UK manufacturing continues its robust growth in February



Manufacturing Continued to Grow at  a Fast Pace in February

Manufacturing Continued to Grow at a Fast Pace in February

According to the data released by the closely watched Purchasing Manager’s Index (PMI) for manufacturing, UK continues to its march on the path to economic recovery with strong growth in exports and employment.

The PMI manufacturing reading remained unchanged at 61.5 from January for the second straight month in February. Any figure above 50 indicates an expansion in the sector.

While new orders and output levels dipped slightly from January’s record level, they are still growing fast. Production of capital goods declined sharply while consumer and intermediary goods continued to grow at a feverish pace.

High input costs have driven factory gate inflation at near record highs while employment continued to grow at the fastest rate since the survey began in early 1990s.

The strong manufacturing growth supports the perception that the shock contraction of the economy in the last quarter of 2010 was an aberration due to severe winter conditions, although it had hit the services sector more.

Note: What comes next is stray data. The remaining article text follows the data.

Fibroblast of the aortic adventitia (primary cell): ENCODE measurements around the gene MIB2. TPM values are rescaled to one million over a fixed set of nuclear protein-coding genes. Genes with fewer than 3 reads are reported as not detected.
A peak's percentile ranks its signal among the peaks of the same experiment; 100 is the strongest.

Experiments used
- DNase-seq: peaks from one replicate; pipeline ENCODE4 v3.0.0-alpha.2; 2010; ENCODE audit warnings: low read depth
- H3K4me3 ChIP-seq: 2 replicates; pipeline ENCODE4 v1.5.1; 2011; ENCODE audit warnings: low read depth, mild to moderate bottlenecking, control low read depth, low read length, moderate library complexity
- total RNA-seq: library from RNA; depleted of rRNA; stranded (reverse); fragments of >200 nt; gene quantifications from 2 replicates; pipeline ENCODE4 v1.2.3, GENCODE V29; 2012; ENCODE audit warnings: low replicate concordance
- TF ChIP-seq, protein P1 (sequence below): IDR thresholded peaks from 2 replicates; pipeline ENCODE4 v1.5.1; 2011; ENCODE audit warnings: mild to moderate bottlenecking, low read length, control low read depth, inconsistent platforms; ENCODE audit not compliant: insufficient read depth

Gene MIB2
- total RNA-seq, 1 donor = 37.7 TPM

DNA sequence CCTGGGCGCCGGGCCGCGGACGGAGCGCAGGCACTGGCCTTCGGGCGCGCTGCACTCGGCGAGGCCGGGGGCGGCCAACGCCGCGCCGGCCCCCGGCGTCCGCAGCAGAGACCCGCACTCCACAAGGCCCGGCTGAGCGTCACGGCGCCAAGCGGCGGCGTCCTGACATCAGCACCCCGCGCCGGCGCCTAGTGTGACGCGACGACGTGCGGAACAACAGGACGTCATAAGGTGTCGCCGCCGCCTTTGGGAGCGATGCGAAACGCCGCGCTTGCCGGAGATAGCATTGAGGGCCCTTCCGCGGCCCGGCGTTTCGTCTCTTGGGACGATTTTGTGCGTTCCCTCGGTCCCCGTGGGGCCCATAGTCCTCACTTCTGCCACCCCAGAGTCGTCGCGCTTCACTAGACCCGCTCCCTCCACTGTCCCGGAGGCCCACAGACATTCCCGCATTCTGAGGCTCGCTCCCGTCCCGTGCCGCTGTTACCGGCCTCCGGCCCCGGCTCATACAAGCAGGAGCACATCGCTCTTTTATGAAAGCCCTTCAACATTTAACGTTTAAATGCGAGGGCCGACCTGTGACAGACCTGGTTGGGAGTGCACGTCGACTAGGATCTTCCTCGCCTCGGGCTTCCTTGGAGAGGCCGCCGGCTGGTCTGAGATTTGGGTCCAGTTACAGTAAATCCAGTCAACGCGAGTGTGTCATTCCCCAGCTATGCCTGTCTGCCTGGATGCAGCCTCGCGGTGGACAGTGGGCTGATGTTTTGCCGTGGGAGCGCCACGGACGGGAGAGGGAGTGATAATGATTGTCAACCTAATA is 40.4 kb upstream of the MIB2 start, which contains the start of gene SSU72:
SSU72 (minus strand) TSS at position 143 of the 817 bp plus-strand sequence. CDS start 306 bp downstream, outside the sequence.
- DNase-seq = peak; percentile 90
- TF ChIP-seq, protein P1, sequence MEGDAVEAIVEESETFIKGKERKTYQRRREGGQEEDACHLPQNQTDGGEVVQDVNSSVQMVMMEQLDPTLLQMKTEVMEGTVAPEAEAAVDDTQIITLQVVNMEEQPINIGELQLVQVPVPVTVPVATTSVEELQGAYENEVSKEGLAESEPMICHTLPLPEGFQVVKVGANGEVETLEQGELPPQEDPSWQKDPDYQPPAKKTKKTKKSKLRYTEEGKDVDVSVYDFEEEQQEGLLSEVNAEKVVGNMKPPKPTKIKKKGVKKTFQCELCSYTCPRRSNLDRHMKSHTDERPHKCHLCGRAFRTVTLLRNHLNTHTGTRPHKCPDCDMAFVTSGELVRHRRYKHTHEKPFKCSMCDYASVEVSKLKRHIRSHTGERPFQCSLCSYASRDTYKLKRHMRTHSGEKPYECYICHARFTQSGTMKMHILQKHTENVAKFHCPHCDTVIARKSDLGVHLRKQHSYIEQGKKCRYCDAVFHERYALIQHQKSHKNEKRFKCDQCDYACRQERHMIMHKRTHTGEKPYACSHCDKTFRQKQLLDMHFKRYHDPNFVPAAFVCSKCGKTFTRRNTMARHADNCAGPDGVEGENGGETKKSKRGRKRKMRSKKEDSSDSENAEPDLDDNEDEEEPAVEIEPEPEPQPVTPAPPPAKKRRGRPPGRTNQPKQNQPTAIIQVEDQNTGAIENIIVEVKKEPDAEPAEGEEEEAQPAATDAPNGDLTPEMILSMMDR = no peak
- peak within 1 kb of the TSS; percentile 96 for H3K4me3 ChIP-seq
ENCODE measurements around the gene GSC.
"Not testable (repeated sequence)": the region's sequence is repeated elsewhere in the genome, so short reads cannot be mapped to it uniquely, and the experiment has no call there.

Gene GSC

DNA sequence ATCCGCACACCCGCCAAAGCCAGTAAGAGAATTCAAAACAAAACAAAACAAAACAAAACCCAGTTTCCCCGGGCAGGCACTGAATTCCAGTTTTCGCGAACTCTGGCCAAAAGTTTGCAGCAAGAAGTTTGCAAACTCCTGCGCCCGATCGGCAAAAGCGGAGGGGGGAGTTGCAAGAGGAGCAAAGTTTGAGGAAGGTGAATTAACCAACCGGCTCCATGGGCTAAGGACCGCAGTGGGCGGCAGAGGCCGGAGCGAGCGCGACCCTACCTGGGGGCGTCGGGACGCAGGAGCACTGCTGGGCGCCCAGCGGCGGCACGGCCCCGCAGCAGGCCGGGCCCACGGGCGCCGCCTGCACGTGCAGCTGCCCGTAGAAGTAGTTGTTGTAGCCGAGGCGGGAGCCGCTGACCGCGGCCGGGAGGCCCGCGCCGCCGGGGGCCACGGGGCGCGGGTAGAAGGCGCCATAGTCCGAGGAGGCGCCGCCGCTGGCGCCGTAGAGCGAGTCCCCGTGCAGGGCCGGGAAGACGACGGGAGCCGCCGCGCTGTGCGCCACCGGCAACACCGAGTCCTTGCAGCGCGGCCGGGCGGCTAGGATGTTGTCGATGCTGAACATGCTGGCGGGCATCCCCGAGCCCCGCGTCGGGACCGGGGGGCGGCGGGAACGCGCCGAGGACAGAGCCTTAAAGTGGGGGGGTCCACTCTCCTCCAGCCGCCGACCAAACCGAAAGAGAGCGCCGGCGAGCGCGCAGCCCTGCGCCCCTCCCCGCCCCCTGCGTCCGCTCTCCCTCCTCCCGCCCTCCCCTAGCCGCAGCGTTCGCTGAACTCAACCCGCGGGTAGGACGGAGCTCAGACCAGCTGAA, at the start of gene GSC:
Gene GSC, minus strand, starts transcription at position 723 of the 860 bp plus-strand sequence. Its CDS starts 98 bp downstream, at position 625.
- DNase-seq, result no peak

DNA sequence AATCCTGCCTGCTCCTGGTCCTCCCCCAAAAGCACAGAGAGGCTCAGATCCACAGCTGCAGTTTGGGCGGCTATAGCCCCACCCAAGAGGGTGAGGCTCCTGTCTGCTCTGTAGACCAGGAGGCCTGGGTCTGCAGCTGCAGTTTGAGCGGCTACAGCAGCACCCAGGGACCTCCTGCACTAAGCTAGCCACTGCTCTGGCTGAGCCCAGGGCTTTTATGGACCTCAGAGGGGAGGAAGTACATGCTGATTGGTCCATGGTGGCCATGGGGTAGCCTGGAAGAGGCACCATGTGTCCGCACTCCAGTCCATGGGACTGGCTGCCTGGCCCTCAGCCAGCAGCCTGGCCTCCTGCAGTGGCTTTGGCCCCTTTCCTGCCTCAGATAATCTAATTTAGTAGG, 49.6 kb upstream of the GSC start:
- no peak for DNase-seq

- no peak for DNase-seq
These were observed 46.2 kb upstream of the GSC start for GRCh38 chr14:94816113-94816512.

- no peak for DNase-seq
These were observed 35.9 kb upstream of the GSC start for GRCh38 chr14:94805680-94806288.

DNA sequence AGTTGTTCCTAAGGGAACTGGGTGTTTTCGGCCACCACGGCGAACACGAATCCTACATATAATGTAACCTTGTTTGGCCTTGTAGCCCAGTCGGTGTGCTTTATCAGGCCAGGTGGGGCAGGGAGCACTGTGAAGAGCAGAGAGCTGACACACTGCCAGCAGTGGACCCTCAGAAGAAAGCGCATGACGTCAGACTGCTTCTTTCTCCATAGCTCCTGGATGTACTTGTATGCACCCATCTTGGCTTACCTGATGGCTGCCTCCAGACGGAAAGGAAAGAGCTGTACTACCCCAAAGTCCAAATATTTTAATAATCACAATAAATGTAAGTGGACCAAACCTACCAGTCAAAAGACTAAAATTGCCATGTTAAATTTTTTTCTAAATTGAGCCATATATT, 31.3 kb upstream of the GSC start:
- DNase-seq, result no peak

Manufacturing was one of the worst hit sectors of the economy during the recession and a fast expansion raises hopes of rapid job creation. However, since industry contributes only 13 percent of the economy’s total jobs and non-governmental services contribute 52 percent of jobs, a recovery of the service sector is more important.

Rising commodity prices worldwide – especially due to demand from emerging economies like China, have triggered a demand-push-inflation to twice the target rate and put pressure on the central bank to raise interest rates.

The industry had to absorb higher costs of input materials like timber, minerals, oil, cotton, plastic etc. without passing them on to consumers due to weak demand.

David Noble of Chartered Institute for Purchasing and Supply said: “Strong growth in demand across the manufacturing sector continued to put breath in the sails of the UK economy in February.

“The fly in the ointment remains macro-level inflation which is likely to go from bad to worse due to the unrest in Libya and escalating oil prices”, he added.

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